By Staff

BURLINGTON, ON September 8, 2011 An organization that has fostered, nurtured and developed creative talent in Burlington announced yesterday that it will cease operation at the end of September. This is not good news for Burlington.

Creative Burlington, an organization that has struggled since its very inception but nevertheless managed to make huge strides in the development of the arts community in Burlington and was a leader in the campaign to develop the Burlington Performing Arts Centre that opened its doors less than a month ago. A sad, painful irony for the people that were in the trenches when an arts centre wasn’t much more than a gleam in the eyes of many.

In an announcement Board president Paul Mitchell said: “We reached the decision with great reluctance and regret but knew we could not continue without long-term financial support. We have concluded that the financial stability of the organization is too uncertain despite our efforts to obtain sustainable funding through events, programs and other vehicles, including a request to the City of Burlington.”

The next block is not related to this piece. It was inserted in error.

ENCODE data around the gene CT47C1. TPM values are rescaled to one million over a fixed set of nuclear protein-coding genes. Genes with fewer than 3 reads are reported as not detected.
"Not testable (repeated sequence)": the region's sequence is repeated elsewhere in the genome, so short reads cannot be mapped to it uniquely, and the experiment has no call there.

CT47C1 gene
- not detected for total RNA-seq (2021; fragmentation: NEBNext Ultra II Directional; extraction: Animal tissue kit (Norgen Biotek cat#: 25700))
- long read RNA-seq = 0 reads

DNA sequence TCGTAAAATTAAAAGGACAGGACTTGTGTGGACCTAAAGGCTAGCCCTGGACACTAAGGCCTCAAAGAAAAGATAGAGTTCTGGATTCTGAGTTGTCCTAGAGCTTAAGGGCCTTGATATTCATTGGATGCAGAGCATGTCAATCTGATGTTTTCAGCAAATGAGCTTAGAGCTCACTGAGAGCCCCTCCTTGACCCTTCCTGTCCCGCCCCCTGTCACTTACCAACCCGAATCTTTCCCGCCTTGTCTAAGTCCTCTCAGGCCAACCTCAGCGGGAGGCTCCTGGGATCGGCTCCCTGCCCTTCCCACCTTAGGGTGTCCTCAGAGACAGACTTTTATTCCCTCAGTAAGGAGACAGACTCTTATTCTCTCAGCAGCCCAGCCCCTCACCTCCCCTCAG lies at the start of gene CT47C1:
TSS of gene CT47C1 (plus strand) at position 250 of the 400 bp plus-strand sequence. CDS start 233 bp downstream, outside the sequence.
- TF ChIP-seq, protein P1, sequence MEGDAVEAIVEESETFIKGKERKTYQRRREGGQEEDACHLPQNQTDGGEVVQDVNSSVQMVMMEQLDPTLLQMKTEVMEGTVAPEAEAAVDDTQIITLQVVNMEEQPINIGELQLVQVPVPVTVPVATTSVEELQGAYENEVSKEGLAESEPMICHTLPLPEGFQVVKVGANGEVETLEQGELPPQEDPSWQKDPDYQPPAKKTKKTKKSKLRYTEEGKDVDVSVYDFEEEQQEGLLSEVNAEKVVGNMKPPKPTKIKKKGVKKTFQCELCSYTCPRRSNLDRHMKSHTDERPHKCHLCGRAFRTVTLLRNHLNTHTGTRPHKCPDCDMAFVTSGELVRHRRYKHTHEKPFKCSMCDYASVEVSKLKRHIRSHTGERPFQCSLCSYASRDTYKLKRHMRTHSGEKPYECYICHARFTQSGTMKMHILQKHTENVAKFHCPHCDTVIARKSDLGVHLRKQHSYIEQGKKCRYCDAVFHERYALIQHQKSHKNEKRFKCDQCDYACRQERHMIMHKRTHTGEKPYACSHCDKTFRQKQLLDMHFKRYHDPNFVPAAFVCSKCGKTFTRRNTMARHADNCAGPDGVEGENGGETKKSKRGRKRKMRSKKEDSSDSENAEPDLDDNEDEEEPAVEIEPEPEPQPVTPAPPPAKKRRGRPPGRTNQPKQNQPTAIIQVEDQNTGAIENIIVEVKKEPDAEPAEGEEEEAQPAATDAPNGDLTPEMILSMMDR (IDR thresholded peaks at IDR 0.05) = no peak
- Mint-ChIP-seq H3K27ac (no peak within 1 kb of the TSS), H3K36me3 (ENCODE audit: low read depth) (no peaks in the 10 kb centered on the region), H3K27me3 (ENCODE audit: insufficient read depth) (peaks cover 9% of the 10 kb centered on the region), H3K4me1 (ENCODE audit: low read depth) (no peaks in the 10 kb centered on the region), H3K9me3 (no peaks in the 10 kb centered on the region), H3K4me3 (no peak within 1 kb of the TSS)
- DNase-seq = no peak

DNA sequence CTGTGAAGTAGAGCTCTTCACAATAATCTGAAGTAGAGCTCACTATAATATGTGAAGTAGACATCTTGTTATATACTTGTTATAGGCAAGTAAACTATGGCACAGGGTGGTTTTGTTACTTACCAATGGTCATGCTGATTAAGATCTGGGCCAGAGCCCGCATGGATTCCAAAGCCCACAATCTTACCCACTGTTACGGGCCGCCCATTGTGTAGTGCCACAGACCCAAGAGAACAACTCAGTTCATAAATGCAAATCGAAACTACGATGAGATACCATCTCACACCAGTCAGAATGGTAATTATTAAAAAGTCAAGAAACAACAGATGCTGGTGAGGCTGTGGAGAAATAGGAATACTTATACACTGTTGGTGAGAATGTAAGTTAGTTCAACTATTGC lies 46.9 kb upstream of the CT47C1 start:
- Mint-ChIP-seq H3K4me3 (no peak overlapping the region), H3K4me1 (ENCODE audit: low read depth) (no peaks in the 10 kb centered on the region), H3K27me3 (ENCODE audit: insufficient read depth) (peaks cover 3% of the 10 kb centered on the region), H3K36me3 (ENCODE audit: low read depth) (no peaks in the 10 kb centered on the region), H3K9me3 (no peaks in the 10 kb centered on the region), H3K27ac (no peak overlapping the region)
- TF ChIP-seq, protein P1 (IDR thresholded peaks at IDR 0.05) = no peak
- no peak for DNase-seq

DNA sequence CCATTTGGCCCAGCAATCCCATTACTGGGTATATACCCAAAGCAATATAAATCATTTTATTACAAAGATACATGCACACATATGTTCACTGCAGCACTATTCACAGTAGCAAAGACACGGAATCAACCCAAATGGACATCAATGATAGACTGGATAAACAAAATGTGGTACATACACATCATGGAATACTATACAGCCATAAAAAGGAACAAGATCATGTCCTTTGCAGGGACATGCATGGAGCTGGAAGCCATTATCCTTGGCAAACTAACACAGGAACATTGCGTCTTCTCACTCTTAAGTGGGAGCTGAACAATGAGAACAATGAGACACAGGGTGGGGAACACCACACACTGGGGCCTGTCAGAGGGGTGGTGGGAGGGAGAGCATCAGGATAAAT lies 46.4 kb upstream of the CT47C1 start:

Mitchell took the opportunity to” thank the many people who have supported us over the years, including our generous corporate partners, our 400 plus members and our dedicated staff. We are proud of our highly successful programs to promote arts and culture in Burlington, including the Arts Recognition Awards held last February, our magazine Artworks and various festivals and events. It would be a shame if these initiatives disappear, but we are not in a position to continue them.” Mitchell said.

Deb Tymstra was both all business and all about the performing arts and a large part of the reason we have a Burlington Performing Arts Centre is because she was in the trenches more than ten years ago developing the idea and raising money.

Deb Tymstra was both all business and all about the performing arts and a large part of the reason we have a Burlington Performing Arts Centre is because she was in the trenches more than ten years ago developing the idea and raising money.